Devils take joy in frustrating the Rangers

769624.jpg

Devils take joy in frustrating the Rangers

From Comcast SportsNet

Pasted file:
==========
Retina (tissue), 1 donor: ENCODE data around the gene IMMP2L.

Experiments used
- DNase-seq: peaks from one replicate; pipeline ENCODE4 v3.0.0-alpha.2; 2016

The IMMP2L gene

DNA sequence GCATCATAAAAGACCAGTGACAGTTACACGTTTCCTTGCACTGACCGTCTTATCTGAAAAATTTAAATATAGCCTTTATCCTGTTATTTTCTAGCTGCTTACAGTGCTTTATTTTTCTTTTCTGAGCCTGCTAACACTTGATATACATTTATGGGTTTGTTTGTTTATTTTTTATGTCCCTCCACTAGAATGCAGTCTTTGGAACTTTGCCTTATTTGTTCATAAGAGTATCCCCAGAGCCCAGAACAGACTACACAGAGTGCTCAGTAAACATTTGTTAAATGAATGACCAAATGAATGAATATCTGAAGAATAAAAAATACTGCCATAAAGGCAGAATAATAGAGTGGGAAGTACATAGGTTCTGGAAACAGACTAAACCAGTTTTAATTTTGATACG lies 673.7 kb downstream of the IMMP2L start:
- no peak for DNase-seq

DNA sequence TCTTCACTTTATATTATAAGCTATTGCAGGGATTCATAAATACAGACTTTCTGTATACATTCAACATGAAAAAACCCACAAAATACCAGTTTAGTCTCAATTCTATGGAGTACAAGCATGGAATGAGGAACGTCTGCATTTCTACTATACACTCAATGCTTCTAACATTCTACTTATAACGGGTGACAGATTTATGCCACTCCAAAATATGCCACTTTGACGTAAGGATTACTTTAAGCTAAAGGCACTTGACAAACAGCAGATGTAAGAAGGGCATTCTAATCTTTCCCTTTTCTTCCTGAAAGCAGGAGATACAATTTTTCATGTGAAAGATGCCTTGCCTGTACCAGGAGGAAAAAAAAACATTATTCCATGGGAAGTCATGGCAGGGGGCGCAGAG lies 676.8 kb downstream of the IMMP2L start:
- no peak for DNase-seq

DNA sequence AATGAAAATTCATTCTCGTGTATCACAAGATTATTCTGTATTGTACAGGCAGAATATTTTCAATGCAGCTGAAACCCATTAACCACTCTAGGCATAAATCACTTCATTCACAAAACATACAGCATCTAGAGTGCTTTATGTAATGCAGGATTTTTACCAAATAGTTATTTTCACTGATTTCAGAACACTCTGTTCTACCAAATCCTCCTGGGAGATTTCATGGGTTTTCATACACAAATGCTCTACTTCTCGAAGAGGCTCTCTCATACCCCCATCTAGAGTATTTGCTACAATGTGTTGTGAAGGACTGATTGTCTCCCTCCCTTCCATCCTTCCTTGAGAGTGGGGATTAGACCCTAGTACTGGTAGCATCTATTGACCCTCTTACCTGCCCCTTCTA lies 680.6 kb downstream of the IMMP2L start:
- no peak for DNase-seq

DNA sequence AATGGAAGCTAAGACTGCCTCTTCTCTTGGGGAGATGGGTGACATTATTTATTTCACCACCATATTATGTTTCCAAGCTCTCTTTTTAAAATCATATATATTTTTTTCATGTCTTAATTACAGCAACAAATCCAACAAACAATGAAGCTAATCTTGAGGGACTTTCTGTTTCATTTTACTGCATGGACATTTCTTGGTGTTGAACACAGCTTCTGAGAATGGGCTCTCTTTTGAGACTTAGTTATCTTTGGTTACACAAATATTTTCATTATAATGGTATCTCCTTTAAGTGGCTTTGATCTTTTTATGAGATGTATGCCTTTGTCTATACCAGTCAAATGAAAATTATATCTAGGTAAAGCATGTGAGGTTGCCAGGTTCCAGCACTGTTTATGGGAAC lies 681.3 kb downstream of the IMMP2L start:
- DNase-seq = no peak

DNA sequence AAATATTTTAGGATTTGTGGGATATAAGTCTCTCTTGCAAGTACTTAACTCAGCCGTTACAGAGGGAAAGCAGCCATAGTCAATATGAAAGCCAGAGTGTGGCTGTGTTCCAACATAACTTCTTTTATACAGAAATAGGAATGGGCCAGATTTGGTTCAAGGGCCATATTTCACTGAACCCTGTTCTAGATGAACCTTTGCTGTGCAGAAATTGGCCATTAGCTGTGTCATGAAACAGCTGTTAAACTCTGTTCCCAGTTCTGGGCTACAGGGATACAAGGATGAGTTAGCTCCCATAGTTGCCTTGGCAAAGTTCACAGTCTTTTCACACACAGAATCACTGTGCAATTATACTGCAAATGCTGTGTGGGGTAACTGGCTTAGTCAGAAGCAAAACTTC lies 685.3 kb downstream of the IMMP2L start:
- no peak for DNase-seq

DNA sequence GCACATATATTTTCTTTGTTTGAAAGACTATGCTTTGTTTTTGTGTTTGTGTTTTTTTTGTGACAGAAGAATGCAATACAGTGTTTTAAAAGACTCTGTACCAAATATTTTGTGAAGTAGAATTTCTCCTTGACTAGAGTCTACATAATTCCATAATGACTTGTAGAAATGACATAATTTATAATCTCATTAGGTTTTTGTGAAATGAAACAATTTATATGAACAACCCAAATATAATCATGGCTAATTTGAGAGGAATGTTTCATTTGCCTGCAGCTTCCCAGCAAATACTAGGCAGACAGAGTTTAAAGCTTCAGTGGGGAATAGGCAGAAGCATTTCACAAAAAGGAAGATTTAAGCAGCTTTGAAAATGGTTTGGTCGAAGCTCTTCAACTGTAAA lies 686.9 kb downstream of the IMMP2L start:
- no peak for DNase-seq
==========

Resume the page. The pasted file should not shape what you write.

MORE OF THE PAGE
NEWARK, N.J. (AP) -- If you have any doubt the New Jersey Devils are frustrating the New York Rangers in their Eastern Conference finals, just look at Game 4. Forget that Zach Parise scored two goals and set up another in the Devils' 4-1 win that evened the series at 2-all. Look at the extracurricular stuff in the game Monday night. Devils goaltender Martin Brodeur got sucker-punched by former teammate Mike Rupp, who might now be facing a suspension. New Jersey teammates Patrik Elias, Adam Henrique and Steve Bernier were the victims of cheap shots, and the Rangers spent most of the final 20 minutes killing off penalties and acting foolish. In 48 hours, the tide has turned again in this series between longtime rivals. Henrik Lundqvist is no longer in the Devils' heads, and the Rangers seemingly are the ones fighting demons heading into Game 5 at Madison Square Garden on Wednesday. "It's a good sign, I guess, when they take liberties on players," Brodeur said after making 28 saves en route to his 10th postseason win. "That means they're getting off their game a little bit. We've been working really hard, putting our head down, taking a lot of shots throughout the playoffs. "It's no different in this series," the 40-year-old three-time Stanley Cup winner said. "And as we go, we're going to keep doing the same. And it's paying off for us to be disciplined about these things." The Rangers were undisciplined. They took six penalties and one led to Parise's first goal early in the third period that pushed the lead to 3-0. The tally gave New Jersey a comfortable lead, but the game was far from over, especially when Rupp punched Brodeur with a jab that appeared to connect in the neck area and slide up his mask. The punch seemingly came out of nowhere and almost set off a battle on the ice. It did spark a shouting match between coaches Peter DeBoer of the Devils and John Tortorella of the Rangers on the benches. "You don't like to see that," DeBoer said of the hit on his goaltender. "He's a key guy for us. Two teams battling it out. He's a big boy. He can take care of himself." Brodeur was more surprised by the incident than anything. "I didn't expect anything," he said. "I never got punched like that in my career. First time. It kind of surprised me more than anything, but now I know I can take a punch." Tortorella refused to say anything about his shouting match with DeBoer, with whom he has argued several times this season, including Sunday when he complained about the Devils using illegal picks and embellishing penalties. "This isn't about John and I," DeBoer said. "This is about the guys on the ice. So, I don't have anything to say about that." This game -- and its result -- was almost anticlimactic after the shenanigans. Bryce Salvador and Travis Zajac beat Henrik Lundqvist less than four minutes apart in the first to give the Devils their first two-goal lead in the series, which is developing an intensity and emotion comparable to the classic 1994 Eastern Conference Finals between these two rivals. In that series, there were suspensions on both sides, three double-overtime games, a Game 6 "Guarantee" by New York captain Mark Messier, and unparalleled drama. Well, this one is getting there. On Monday, Brodeur, the only remaining player on either side from that series, even notched an assist in the third, on Parise's empty netter, capping a game in which the Devils maintained their composure and bounced back from a 3-0 shutout in Game 3, while the Rangers took several uncharacteristic penalties and seemed rattled from the start. And the chippiness increased with each period. New York's Marc Staal whacked Elias in the back of the knee with his stick in the second. Ryan Callahan, the Rangers captain, and New Jersey's Ilya Kovalchuk tussled and then jawed at each other from the respective penalty boxes. "There are going to be situations out there where we get into each other's faces," Callahan said. "That's playoff hockey." But the Rupp incident might have been a little over the top, even for the Stanley Cup playoffs. A former Devil who scored the Stanley Cup-clinching goal for New Jersey in 2003 against Anaheim, Rupp jabbed Brodeur while the goalie was in his crease in the third after a stoppage in play. That almost set off a free-for-all among the players on the ice, especially after Brodeur reacted like he had been hit by a roundhouse left. As Brodeur walked through the locker room, he was asked if Rupp was his friend. "That's what I thought," he said before heading to the podium for a postgame news conference. Rupp was not available for comment. Ruslan Fedotenko ruined Brodeur's bid for his 25th career playoff shutout with just over five minutes to play. The Rangers pulled Lundqvist, who had shut out the Devils in Games 1 and 3, with less than three minutes to play, and Brodeur made two outstanding saves to keep it a two-goal game. Parise -- two days after he did not speak to reporters after a disappointing effort in Game 3 -- finally iced it with his second of the game and sixth of the playoffs. It was a clearing pass that found its way into the net. Brodeur's assist was his fourth point of the playoffs, an NHL record for a goaltender in one postseason. But this game -- which did not include New York's Brendan Prust, who was suspended for elbowing Anton Volchenkov in Game 3 -- was decided early because the Devils finally found ways to beat Lundqvist. Salvador's wrist shot from the point found its way through a half-dozen players and sneaked by the Rangers' netminder for New Jersey's first goal since the third period of Game 2. Zajac's goal gave the Devils a 2-0 edge at 11:59, and the rejuvenated Parise had a big hand in it. New Jersey's Dainius Zubrus sent the puck along the boards and New York's Michael Del Zotto made two mistakes. He didn't flag down the puck and then he allowed Parise to skate past him, setting up a 2-on-1 break. Parise lifted a pass over the stick of a prone Dan Girardi, and Zajac one-timed the pass into the upper portion of the net before Lundqvist could react. Parise extended the lead to 3-0 early in the third, just 4 seconds after New York's Derek Stepan was sent off for high-sticking. Kovalchuk took a shot from the point that Lundqvist could not control and Parise whacked the rebound into the net. NOTES: Veteran Petr Sykora, who had played in every game for the Devils this season and won the 2000 Stanley Cup with New Jersey, sat, as Jacob Josefson returned to the lineup. ... With Prust forced to miss the game, the Rangers dressed seven defenseman, including Stu Bickel, who returned to the lineup after sitting for Game 3. ... Rangers rookie forward Chris Kreider had his three-game goal scoring streak snapped. ... The Devils' win was played on the 18th anniversary of New Jersey's 3-1 victory over the Rangers in the aforementioned 1994 series. That was also a Game 4, and that also tied that series, 2-2. New York went on to win in seven games. ... Monday night's game marked the first time the Rangers allowed more than three goals in a contest during these playoffs. New York tied an NHL record by holding its opponents to three goals or less in 17 consecutive games to begin the postseason.